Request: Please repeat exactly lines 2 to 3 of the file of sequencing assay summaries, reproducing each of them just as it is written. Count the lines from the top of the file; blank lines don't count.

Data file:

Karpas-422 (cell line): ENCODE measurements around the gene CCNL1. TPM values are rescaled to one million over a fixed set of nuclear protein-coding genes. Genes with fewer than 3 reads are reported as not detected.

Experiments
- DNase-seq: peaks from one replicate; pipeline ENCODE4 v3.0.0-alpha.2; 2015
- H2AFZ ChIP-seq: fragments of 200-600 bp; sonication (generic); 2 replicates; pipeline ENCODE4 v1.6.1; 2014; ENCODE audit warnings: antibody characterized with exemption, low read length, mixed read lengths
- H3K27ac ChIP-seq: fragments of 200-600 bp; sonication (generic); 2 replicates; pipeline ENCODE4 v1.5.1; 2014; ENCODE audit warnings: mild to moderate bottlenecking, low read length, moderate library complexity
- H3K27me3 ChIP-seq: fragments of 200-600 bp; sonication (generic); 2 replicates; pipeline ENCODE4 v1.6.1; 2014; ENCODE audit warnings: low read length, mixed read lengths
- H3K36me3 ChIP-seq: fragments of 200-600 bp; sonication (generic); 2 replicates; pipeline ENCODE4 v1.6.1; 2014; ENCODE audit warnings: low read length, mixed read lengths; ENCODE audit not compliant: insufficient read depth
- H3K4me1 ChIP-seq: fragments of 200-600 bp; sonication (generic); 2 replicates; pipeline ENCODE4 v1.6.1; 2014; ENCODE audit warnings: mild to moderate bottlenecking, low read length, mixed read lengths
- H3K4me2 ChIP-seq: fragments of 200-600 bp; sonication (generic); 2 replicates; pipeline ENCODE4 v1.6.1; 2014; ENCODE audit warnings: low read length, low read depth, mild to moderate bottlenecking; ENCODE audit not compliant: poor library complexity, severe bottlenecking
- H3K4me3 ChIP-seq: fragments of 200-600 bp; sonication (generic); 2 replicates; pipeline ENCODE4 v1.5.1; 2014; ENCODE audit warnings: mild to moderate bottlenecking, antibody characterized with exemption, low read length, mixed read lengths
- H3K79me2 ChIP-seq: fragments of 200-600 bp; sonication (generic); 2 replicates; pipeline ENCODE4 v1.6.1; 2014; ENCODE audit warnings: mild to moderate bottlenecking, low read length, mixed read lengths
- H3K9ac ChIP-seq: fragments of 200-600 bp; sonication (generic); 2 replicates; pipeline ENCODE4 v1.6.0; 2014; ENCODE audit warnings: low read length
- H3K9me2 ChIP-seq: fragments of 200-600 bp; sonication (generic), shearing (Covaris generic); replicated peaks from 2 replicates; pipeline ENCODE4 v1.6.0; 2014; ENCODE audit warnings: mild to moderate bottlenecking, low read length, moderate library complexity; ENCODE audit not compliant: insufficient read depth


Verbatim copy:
Experiments
- DNase-seq: peaks from one replicate; pipeline ENCODE4 v3.0.0-alpha.2; 2015